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Fresh water tank leaking

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Pod People View Drop Down
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Post Options Post Options   Quote Pod People Quote  Post ReplyReply Direct Link To This Post Topic: Fresh water tank leaking
    Posted: 09 Jan 2020 at 5:35pm
I just looked it up—it is called JB WEld epxy putty for plastic
It was $7.99
Vann
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Post Options Post Options   Quote GlueGuy Quote  Post ReplyReply Direct Link To This Post Posted: 09 Jan 2020 at 6:24pm
Originally posted by Pod People

I just looked it up—it is called JB WEld epxy putty for plastic
It was $7.99
Vann

I looked that stuff up at JB Weld and I either have the wrong stuff or else it specifically excludes polyethylene with the following statement:

"Does not adhere to polyethylene, polypropylene or some other plastics."

This is the stuff I am looking at:

https://www.jbweld.com/product/plasticweld-epoxy-putty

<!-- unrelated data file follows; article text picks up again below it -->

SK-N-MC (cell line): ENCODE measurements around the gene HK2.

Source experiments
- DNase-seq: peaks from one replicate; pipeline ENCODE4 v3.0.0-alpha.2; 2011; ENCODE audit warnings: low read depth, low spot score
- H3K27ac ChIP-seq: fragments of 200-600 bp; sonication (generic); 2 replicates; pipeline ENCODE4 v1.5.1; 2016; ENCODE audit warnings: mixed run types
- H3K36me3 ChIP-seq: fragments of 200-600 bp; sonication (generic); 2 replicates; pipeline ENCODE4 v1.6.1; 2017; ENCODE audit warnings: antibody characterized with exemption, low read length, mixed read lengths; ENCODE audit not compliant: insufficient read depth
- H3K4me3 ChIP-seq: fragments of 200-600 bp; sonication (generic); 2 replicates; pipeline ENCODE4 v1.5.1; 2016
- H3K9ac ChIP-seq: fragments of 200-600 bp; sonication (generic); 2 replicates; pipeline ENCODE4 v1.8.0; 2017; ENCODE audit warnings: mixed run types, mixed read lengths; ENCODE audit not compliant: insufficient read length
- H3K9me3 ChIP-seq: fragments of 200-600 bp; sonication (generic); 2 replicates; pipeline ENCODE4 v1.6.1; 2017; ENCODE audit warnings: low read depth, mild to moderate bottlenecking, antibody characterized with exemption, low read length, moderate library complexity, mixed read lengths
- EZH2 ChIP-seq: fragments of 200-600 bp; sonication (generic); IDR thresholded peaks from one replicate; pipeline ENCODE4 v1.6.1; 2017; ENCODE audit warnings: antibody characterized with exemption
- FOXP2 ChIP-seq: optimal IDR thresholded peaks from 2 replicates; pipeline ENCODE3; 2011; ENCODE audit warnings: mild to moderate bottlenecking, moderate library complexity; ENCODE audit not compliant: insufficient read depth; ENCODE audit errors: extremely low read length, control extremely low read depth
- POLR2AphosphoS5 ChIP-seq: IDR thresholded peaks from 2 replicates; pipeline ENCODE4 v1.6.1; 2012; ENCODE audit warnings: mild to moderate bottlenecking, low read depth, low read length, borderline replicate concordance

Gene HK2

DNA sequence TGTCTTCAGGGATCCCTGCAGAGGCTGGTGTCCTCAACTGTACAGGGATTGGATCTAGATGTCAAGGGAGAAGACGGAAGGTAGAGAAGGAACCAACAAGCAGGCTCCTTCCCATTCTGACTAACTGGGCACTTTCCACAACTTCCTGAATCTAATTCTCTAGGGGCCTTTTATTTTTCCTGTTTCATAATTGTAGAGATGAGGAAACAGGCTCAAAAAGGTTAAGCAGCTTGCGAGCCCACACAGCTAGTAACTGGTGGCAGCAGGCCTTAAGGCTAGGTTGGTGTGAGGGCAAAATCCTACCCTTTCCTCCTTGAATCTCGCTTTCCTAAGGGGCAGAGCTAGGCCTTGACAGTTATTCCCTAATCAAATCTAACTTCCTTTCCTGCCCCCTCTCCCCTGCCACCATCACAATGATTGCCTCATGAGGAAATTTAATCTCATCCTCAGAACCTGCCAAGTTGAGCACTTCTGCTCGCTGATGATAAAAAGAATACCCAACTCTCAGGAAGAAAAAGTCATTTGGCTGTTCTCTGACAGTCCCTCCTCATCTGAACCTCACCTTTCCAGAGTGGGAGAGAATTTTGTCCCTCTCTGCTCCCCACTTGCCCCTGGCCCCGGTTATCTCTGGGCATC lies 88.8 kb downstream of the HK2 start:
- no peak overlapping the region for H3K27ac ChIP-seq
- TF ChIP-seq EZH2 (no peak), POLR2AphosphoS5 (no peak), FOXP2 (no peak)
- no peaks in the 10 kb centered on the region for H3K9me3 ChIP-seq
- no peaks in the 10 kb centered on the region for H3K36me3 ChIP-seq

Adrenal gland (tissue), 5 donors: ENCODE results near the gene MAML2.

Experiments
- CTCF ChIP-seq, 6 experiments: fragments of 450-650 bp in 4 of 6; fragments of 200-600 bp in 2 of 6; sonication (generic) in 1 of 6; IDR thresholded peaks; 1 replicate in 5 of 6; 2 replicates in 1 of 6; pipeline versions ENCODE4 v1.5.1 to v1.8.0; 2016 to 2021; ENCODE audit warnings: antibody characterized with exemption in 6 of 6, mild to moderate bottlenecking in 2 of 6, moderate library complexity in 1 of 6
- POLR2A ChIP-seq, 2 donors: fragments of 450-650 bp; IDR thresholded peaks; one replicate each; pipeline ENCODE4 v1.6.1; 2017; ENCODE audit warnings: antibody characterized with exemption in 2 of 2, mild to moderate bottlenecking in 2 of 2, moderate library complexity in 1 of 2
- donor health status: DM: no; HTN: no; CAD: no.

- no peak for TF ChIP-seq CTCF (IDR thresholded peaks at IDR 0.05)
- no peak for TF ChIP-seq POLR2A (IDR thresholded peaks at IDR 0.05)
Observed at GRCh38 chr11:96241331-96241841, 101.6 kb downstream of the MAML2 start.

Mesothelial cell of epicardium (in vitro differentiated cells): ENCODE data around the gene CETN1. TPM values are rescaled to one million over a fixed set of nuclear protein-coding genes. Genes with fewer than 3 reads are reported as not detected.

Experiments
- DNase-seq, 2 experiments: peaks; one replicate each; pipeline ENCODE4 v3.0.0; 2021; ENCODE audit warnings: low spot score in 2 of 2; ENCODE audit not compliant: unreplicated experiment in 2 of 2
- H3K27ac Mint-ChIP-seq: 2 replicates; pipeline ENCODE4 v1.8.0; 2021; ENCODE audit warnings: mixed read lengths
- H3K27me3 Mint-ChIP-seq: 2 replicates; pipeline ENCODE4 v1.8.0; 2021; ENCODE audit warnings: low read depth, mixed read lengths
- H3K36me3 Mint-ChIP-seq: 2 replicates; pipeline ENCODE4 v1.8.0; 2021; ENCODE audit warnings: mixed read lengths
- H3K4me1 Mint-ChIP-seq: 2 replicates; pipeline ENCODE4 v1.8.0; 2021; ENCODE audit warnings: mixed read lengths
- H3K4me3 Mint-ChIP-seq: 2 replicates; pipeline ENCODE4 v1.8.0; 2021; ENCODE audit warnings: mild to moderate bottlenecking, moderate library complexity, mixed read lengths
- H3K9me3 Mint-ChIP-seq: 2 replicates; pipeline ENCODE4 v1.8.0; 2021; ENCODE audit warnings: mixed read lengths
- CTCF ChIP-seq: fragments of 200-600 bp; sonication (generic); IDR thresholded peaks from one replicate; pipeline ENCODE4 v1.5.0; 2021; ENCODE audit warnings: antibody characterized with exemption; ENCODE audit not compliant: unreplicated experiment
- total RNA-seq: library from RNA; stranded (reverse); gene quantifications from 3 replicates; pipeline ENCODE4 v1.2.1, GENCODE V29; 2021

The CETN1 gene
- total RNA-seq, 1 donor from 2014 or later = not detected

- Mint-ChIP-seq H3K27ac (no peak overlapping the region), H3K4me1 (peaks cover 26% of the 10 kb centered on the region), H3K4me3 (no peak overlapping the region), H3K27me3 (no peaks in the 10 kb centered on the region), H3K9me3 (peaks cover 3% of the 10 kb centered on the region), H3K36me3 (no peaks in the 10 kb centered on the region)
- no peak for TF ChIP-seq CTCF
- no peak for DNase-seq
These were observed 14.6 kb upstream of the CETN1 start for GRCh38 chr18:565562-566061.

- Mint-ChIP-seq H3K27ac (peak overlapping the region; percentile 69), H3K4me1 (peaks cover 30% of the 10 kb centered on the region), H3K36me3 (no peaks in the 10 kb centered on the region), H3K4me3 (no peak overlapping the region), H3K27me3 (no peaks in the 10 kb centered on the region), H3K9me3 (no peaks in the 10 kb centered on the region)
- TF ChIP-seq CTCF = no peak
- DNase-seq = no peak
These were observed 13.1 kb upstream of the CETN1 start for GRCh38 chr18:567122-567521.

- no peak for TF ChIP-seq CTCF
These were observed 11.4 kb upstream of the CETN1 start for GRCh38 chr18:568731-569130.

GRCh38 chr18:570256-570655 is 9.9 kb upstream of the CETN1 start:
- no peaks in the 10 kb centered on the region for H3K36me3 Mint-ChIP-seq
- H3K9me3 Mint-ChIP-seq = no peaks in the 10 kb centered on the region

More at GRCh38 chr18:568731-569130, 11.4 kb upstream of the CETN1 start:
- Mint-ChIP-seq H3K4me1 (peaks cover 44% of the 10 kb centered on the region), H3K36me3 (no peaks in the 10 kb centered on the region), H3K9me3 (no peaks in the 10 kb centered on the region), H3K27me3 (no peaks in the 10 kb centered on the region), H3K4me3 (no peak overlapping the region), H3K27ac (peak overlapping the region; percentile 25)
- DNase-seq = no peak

However....

I did some more searching and came up with this stuff:

https://www.homedepot.com/p/Loctite-Plastics-Bonding-System-2g-Super-Glue-681925/100371829

This is a glue from Loctite. In its specifications it says:

"Works well with polyethylene and polypropylene surfaces"

That is $4 for a 2 gram tube. I have no idea how large an area that might cover. It doesn't sound like much.
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Post Options Post Options   Quote mcarter Quote  Post ReplyReply Direct Link To This Post Posted: 09 Jan 2020 at 6:39pm
I like the JB products, used them for years. Choosing the right one is important.
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Post Options Post Options   Quote Prestone Quote  Post ReplyReply Direct Link To This Post Posted: 10 Jan 2020 at 7:40am
JB makes an epoxy putty called WaterWeld as well. It says it’s good for portable water tanks (many of which are made of polyethylene) but doesn’t specify whether it’ll work on polyethylene or not. I like the putty for ease of use in this application. I’ll get under there to take a better look at the crack this weekend before I decide.
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Post Options Post Options   Quote lostagain Quote  Post ReplyReply Direct Link To This Post Posted: 10 Jan 2020 at 9:55am
Googling the issue brought up several possible solutions:

TAP plastics has an adhesive they claim works well, but they note it hasn't yet been approved for food/water containers.  https://www.youtube.com/watch?v=h-9yhanz5DE

These folks also claim to have a fast bond material for polyethylene:  https://tbbonding.com/glue-polyethylene/


And a Google User Group has an thread on this issue:  https://groups.google.com/forum/#!topic/rec.woodworking/uuss6b0W6sI